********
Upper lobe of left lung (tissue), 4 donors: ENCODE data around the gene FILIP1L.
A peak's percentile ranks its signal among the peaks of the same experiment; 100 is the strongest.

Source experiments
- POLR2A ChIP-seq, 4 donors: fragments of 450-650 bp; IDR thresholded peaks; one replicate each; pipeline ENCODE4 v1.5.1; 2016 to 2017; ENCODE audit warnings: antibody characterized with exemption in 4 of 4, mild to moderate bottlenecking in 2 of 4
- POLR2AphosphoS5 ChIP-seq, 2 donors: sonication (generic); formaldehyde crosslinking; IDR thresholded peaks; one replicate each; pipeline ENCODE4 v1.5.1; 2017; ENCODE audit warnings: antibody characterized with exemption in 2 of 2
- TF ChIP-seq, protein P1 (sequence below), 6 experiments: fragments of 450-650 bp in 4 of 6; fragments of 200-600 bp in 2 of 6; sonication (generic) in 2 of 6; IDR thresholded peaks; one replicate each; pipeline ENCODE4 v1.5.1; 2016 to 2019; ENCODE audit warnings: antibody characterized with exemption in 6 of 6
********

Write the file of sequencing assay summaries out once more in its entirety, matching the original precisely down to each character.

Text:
Upper lobe of left lung (tissue), 4 donors: ENCODE data around the gene FILIP1L.
A peak's percentile ranks its signal among the peaks of the same experiment; 100 is the strongest.

Source experiments
- POLR2A ChIP-seq, 4 donors: fragments of 450-650 bp; IDR thresholded peaks; one replicate each; pipeline ENCODE4 v1.5.1; 2016 to 2017; ENCODE audit warnings: antibody characterized with exemption in 4 of 4, mild to moderate bottlenecking in 2 of 4
- POLR2AphosphoS5 ChIP-seq, 2 donors: sonication (generic); formaldehyde crosslinking; IDR thresholded peaks; one replicate each; pipeline ENCODE4 v1.5.1; 2017; ENCODE audit warnings: antibody characterized with exemption in 2 of 2
- TF ChIP-seq, protein P1 (sequence below), 6 experiments: fragments of 450-650 bp in 4 of 6; fragments of 200-600 bp in 2 of 6; sonication (generic) in 2 of 6; IDR thresholded peaks; one replicate each; pipeline ENCODE4 v1.5.1; 2016 to 2019; ENCODE audit warnings: antibody characterized with exemption in 6 of 6